Unlike the Bristol County case, in which prosecutors were left with mostly circumstantial evidence, the Boston murder trial will likely have more hard evidence. Suffolk prosecutors have said they have the murder weapon, surveillance footage and eyewitnesses who can peg Hernandez as the murderer.

"There's definitely a tougher row to hoe in Boston because you have direct, eyewitness testimony, video surveillance and the firearm," Bailey said of the defense task.

One constant will be the testimony of Hernandez's former right-hand man, Alexander Bradley. He testified about Hernandez's guns in the Bristol County case, but up in Boston, he could be a much stronger witness.

According to court documents, Bradley was with the former tight end the night de Abreu and Furtado were murdered. Surveillance tapes show the former friends at Cure, a Boston nightclub, before the murder. Prosecutors say de Abreu unintentionally bumped into Hernandez at the club and failed to apologize.

Prosecutors say Hernandez later followed the men and fired at least five shots into a car, killing de Abreu and Furtado and injuring Aquilino Freire. Investigators believe Bradley was in the SUV with Hernandez and is ready to testify. Freire has already spoken to authorities about the night.

Original article available in full at: Boston Herald

Potentially tougher legal
 battles likely lie ahead for former New England Patriot Aaron Hernandez, who faces a double-murder charge in Boston and numerous civil suits - even as he awaits a jury's decision in the largely circumstantial first-degree murder case in Fall River.

"At least on paper, Suffolk County looks like it has the stronger case," said Brad Bailey, a criminal defense 
attorney who is not involved in the Hernandez cases. "There's no question that Aaron Hernandez is in a situation where he could be going from the frying pan to the fire."

Hernandez, charged with the 2012 murders of Daniel de Abreu and Safiro Furtado in Suffolk County, is waiting for a verdict in Bristol County, where he is charged with the 2013 murder of Odin L. Lloyd.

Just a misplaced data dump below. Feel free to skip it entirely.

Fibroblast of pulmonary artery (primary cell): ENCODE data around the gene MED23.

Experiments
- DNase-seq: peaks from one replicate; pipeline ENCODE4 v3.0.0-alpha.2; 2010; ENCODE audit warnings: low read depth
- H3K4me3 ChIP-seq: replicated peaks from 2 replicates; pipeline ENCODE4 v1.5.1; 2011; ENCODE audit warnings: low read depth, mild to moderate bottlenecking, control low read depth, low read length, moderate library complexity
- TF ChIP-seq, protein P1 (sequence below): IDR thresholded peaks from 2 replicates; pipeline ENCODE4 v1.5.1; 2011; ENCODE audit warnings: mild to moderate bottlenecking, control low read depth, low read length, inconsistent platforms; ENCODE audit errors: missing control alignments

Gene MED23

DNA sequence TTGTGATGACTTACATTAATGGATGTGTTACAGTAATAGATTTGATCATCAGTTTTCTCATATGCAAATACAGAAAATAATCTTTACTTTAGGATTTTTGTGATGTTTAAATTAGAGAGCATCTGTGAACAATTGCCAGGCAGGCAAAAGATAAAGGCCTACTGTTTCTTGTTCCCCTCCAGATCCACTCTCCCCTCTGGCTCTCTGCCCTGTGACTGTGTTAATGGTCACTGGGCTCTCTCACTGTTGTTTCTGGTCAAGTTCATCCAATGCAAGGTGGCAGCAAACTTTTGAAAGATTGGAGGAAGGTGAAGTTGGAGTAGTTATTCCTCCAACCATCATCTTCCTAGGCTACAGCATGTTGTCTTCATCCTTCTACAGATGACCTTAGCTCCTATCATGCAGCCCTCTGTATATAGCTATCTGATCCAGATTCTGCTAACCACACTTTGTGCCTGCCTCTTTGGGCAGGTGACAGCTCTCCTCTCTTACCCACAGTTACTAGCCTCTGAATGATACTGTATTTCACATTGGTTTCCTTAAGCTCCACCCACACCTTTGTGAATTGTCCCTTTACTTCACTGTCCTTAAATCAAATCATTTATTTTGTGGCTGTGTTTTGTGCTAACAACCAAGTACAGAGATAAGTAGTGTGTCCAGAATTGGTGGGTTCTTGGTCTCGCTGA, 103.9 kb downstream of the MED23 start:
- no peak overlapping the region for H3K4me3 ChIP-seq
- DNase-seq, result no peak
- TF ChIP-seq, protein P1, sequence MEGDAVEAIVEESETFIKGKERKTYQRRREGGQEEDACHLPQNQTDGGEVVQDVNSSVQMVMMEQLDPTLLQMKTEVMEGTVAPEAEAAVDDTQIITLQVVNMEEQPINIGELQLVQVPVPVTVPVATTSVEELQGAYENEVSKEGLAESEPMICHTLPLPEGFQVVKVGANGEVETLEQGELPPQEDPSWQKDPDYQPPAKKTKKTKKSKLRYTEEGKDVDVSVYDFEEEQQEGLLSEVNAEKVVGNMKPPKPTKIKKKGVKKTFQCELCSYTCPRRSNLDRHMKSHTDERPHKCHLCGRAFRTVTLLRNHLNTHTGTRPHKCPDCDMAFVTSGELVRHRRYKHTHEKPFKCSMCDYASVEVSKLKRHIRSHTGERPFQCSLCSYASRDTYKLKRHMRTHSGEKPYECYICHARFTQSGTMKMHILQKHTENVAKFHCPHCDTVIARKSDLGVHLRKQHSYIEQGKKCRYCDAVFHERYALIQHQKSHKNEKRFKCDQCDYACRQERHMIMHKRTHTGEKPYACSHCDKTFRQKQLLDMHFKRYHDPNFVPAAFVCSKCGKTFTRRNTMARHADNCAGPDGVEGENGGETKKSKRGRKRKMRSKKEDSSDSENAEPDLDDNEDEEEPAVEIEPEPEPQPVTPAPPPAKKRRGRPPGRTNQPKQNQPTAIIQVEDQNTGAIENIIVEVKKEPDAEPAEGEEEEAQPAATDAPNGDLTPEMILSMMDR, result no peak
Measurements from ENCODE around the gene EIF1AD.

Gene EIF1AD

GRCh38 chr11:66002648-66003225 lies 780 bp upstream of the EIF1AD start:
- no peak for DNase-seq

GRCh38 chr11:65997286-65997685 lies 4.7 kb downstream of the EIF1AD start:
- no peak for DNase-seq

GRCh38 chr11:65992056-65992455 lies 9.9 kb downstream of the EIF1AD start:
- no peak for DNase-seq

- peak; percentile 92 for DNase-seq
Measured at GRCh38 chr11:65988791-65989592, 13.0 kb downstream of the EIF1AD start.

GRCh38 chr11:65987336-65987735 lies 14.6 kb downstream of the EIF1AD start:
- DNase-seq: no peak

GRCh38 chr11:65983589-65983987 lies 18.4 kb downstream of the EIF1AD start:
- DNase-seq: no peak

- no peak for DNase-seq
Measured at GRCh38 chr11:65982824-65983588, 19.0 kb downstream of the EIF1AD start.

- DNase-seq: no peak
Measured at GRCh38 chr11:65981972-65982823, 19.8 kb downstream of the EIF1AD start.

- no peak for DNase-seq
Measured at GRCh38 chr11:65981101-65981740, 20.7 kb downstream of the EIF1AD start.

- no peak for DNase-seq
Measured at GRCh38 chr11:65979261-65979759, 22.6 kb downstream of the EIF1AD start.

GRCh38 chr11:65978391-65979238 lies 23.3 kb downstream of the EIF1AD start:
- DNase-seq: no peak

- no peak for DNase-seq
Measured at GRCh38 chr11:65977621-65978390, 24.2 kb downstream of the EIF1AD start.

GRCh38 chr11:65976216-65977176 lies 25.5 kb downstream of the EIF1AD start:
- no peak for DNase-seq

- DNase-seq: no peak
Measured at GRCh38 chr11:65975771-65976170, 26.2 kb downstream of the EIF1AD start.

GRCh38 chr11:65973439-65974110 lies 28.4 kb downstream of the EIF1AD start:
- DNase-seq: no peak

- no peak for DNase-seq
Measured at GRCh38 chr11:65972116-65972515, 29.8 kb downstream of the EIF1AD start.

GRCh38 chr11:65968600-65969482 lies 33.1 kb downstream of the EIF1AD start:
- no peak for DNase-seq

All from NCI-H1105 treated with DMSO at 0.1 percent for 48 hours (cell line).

Jurors enter their sixth day of deliberations in Fall River today and could stick the former tight end with a first-degree murder conviction that would put him behind bars for life, without the possibility of parole.

Unlike the Bristol County case, in which prosecutors were left with mostly circumstantial evidence, the Boston murder trial will likely have more hard evidence. Suffolk prosecutors have said they have the murder weapon, surveillance footage and eyewitnesses who can peg Hernandez as the murderer.

"There's definitely a tougher row to hoe in Boston because you have direct, eyewitness testimony, video surveillance and the firearm," Bailey said of the defense task.

One constant will be the testimony of Hernandez's former right-hand man, Alexander Bradley. He testified about Hernandez's guns in the Bristol County case, but up in Boston, he could be a much stronger witness.

According to court documents, Bradley was with the former tight end the night de Abreu and Furtado were murdered. Surveillance tapes show the former friends at Cure, a Boston nightclub, before the murder. Prosecutors say de Abreu unintentionally bumped into Hernandez at the club and failed to apologize.

Prosecutors say Hernandez later followed the men and fired at least five shots into a car, killing de Abreu and Furtado and injuring Aquilino Freire. Investigators believe Bradley was in the SUV with Hernandez and is ready to testify. Freire has already spoken to authorities about the night.

Original article available in full at: Boston Herald